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Summa Theologica
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Whether anger is a sin?

Objection 1: It would seem that anger is not a sin. For we demerit by sinning. But "we do not demerit by the passions, even as neither do we incur blame thereby," as stated in Ethic. ii, 5. Consequently no passion is a sin. Now anger is a passion as stated above (FS, Q[46], A[1]) in the treatise on the passions. Therefore anger is not a sin.

Objection 2: Further, in every sin there is conversion to some mutable good. But in anger there is conversion not to a mutable good, but to a person's evil. Therefore anger is not a sin.

Objection 3: Further, "No man sins in what he cannot avoid," as Augustine asserts [*De Lib. Arb. iii, 18]. But man cannot avoid anger, for a gloss on Ps. 4:5, "Be ye angry and sin not," says: "The movement of anger is not in our power." Again, the Philosopher asserts (Ethic. vii, 6) that "the angry man acts with displeasure." Now displeasure is contrary to the will. Therefore anger is not a sin.

Objection 4: Further, sin is contrary to nature, according to Damascene [*De Fide Orth. ii, 4,30]. But it is not contrary to man's nature to be angry, and it is the natural act of a power, namely the irascible; wherefore Jerome says in a letter [*Ep. xii ad Anton. Monach.] that "to be angry is the property of man." Therefore it is not a sin to be angry.

On the contrary, The Apostle says (Eph. 4:31): "Let all indignation and anger [*Vulg.: 'Anger and indignation'] . . . be put away from you."

I answer that, Anger, as stated above (A[1]), is properly the name of a passion. A passion of the sensitive appetite is good in so far as it is regulated by reason, whereas it is evil if it set the order of reason aside. Now the order of reason, in regard to anger, may be considered in relation to two things. First, in relation to the appetible object to which anger tends, and that is revenge. Wherefore if one desire revenge to be taken in accordance with the order of reason, the desire of anger is praiseworthy, and is called "zealous anger" [*Cf. Greg., Moral. v, 45]. On the other hand, if one desire the taking of vengeance in any way whatever contrary to the order of reason, for instance if he desire the punishment of one who has not deserved it, or beyond his deserts, or again contrary to the order prescribed by law, or not for the due end, namely the maintaining of justice and the correction of defaults, then the desire of anger will be sinful, and this is called sinful anger.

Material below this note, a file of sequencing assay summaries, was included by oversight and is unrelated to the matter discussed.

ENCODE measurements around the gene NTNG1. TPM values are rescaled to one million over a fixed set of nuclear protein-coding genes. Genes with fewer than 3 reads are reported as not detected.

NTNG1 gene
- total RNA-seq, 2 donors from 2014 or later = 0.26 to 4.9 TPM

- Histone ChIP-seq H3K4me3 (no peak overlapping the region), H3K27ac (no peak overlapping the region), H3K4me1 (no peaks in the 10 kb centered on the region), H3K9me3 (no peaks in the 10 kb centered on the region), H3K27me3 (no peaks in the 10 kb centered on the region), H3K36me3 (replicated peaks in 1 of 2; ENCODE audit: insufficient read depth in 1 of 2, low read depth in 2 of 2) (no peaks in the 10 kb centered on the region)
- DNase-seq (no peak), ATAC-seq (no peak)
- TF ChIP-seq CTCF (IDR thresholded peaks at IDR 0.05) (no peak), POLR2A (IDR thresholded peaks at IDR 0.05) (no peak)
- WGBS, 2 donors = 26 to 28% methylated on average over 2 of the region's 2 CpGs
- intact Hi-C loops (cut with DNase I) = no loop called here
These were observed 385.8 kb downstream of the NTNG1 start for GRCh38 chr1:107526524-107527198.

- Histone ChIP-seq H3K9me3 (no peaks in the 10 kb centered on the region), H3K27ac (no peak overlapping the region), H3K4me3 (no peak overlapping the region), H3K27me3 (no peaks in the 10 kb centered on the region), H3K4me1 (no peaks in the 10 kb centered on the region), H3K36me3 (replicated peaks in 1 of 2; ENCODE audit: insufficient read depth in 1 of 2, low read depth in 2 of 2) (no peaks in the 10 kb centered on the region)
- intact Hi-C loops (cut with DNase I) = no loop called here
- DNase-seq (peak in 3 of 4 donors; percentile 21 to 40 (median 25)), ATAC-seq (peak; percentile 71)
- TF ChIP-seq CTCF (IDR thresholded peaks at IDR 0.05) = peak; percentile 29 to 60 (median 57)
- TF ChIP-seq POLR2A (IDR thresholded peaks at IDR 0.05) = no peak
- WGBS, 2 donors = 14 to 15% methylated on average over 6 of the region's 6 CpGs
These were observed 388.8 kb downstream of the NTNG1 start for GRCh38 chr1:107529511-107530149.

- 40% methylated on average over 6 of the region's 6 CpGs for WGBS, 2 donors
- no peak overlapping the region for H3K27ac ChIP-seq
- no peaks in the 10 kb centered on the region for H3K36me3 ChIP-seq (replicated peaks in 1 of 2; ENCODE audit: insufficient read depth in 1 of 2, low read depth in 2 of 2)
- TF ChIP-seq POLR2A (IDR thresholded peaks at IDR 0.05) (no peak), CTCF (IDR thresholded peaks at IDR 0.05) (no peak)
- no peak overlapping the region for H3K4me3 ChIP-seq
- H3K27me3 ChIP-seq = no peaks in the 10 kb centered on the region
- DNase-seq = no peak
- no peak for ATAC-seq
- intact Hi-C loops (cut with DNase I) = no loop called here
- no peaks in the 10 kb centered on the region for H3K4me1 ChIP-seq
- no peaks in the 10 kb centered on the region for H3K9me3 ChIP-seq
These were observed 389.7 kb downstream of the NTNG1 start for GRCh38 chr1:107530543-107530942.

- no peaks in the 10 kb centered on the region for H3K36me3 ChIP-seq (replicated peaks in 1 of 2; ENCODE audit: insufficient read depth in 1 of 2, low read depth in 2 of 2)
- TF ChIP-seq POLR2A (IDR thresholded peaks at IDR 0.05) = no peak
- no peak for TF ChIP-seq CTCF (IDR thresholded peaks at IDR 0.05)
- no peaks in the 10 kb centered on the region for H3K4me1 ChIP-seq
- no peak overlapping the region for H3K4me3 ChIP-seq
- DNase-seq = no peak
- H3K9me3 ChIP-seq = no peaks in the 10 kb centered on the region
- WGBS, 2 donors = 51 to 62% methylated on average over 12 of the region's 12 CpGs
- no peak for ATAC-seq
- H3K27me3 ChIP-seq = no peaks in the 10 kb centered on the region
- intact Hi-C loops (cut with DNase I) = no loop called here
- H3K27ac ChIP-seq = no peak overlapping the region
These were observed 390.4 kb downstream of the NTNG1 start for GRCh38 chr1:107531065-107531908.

Secondly, the order of reason in regard to anger may be considered in relation to the mode of being angry, namely that the movement of anger should not be immoderately fierce, neither internally nor externally; and if this condition be disregarded, anger will not lack sin, even though just vengeance be desired.

Reply to Objection 1: Since passion may be either regulated or not regulated by reason, it follows that a passion considered absolutely does not include the notion of merit or demerit, of praise or blame. But as regulated by reason, it may be something meritorious and deserving of praise; while on the other hand, as not regulated by reason, it may be demeritorious and blameworthy. Wherefore the Philosopher says (Ethic. ii, 5) that "it is he who is angry in a certain way, that is praised or blamed."

Reply to Objection 2: The angry man desires the evil of another, not for its own sake but for the sake of revenge, towards which his appetite turns as to a mutable good.

Reply to Objection 3: Man is master of his actions through the judgment of his reason, wherefore as to the movements that forestall that judgment, it is not in man's power to prevent them as a whole, i.e. so that none of them arise, although his reason is able to check each one, if it arise. Accordingly it is stated that the movement of anger is not in man's power, to the extent namely that no such movement arise. Yet since this movement is somewhat in his power, it is not entirely sinless if it be inordinate. The statement of the Philosopher that "the angry man acts with displeasure," means that he is displeased, not with his being angry, but with the injury which he deems done to himself: and through this displeasure he is moved to seek vengeance.

Reply to Objection 4: The irascible power in man is naturally subject to his reason, wherefore its act is natural to man, in so far as it is in accord with reason, and in so far as it is against reason, it is contrary to man's nature.

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